Kotaro Azuma (Akira Terao) is a scientist investigating the use of stem cells to grow replacement limbs and organs. Ostensibly he is searching for a way for humans to cope with the Earth’s poisonous level of industrial pollution, but in truth he is spurred on by his sick wife. No matter what he tries, Kotaro just can’t achieve the breakthrough he needs, but then a miraculous event occurs that combines his experimental organs and limbs into living, humanoid bodies. Most of these humanoids are subsequently slaughtered, but a trio manage to escape and vow to destroy humanity in revenge. The only man who can stop them is Azuma’s son, Tetsuya (Yusuke Iseya), reborn as the white-armoured, super-powered Casshern.
Based on a 1973 anime, “Shinzou Ningen Casshan” (“Newly Made Human Casshan”), the film’s setting is supposedly familiar to Japanese people; Japan is under totalitarian rule, leading the Eastern Federation in a near-constant war with the forces of Europa. It’s an interesting background, but one that is sidelined in a film that is the epitome of the big-budget, special effects blockbuster. It has style written all over it, but it’s over-ambitious to a fault. Casshern is Kazuaki Kiriya’s first film and frankly it shows.
Full of almost hallucinogenic imagery and a prodigious amount of CGI, the visual aspect of the film overwhelms to the point where all other elements become superfluous. The level of incidental detail is incredible and may well set a new standard for SF films; it’s simply impossible to absorb all that is on display in a single viewing. Casshern is on a par with Spirited Away and the Metropolis anime in terms of the intricate work behind its densely layered backgrounds, steampunk mecha and retro styling. The sensation of watching an anime is emphasised by the choppy, kinetic action sequences, which employ all manner of anime and manga tricks, such as speed lines, and moving surrounding objects around a stationary character.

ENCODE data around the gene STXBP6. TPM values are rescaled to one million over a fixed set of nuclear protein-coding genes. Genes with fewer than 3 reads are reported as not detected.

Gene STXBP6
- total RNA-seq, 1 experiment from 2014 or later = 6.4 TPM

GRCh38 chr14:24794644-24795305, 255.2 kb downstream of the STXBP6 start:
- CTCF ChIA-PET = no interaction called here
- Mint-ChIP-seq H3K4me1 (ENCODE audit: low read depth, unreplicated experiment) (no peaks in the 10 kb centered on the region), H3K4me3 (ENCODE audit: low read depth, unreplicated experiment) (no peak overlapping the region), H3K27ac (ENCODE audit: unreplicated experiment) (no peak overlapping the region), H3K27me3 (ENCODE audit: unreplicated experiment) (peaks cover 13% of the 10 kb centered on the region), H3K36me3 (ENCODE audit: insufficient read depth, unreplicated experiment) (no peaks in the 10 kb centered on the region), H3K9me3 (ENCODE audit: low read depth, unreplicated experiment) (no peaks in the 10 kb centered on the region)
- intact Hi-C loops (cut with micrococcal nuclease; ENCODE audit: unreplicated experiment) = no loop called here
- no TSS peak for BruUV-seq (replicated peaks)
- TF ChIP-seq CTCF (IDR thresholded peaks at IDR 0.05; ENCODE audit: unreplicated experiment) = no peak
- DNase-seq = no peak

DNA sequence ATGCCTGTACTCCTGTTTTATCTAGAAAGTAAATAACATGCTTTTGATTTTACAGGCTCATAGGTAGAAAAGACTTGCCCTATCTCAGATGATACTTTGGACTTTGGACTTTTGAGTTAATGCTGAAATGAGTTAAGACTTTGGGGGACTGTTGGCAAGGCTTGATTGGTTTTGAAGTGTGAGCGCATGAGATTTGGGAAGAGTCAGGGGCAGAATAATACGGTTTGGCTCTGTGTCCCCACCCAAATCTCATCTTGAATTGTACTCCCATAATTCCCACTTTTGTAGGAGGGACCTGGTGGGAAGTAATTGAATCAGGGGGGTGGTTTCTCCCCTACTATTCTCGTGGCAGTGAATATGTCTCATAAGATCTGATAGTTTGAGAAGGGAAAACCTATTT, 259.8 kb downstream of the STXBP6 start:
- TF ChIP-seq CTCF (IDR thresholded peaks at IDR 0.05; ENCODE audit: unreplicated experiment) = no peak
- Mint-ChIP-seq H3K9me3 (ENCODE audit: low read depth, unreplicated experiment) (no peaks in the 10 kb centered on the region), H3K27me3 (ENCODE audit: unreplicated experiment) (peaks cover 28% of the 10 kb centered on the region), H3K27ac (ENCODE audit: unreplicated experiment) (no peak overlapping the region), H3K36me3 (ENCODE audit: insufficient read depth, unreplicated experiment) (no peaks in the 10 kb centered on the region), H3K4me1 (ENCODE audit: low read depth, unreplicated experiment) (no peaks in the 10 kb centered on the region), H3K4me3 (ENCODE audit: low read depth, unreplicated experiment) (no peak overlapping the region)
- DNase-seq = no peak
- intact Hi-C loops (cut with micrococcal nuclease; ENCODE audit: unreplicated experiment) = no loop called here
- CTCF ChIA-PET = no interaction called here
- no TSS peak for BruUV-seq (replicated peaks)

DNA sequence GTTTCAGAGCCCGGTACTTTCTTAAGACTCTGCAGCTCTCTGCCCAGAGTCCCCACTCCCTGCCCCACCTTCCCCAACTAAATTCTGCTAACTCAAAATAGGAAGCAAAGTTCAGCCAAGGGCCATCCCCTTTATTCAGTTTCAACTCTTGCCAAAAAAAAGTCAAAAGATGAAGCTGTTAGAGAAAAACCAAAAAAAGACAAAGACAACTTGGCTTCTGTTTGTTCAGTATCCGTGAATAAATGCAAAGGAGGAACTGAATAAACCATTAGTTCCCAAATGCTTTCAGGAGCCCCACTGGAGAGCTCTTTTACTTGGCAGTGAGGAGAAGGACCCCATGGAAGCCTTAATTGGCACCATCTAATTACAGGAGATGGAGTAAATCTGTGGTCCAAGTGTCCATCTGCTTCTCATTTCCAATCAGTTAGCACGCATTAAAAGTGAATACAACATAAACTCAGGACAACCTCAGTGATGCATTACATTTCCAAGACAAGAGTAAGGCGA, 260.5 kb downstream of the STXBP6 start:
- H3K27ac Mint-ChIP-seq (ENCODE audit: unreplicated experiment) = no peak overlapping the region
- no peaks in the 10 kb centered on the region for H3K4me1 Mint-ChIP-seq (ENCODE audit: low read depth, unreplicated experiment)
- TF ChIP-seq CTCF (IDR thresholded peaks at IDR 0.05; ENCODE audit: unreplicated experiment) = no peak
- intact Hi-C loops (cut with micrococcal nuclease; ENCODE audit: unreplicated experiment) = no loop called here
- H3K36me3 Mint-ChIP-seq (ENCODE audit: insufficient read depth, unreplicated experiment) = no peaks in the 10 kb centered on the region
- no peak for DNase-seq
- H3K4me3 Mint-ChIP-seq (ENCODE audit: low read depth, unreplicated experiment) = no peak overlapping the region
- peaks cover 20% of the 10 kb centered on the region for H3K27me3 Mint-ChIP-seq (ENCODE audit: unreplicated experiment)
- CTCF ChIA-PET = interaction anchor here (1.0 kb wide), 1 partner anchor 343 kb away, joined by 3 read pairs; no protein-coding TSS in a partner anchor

The acting is decent enough, and it’s good to see some moral ambiguity in the mix, but the inter-personal relationships are weak and the characters never really grow. Any moments of contemplation or drama are submerged by the constant optical barrage, and partly by the intrusive and annoyingly grandiose soundtrack. For all its emphasis on the visual, the slightly odd thing about Casshern is that its plot cannot be accused of being vacuous. With ruminations on environmentalism, scientific ethics, the atrocity of war and the nature of human existence, the film considers some heavy-weight topics, but unfortunately a few too many for a single film, and the subsequent lack of coherency is crippling. But nevermind all that. Just switch off and gorge on the pretty eye-candy.
In spite of its narrative flaws, Casshern is an audacious feast for the eyes that has to be experienced in a proper cinema. This is the real deal, a live-action anime that is capable of competing with the visual splendour of a Miyazaki, Otomo or Oshii film, and one that suggests that the forthcoming live-action version of Neon Genesis Evangelion won’t be an unmitigated disaster. If Kiriya tones it down a little for his next film then he could have an absolute cracker on his hands, but for now, just go and watch Casshern, a film that really does have to be seen to be believed.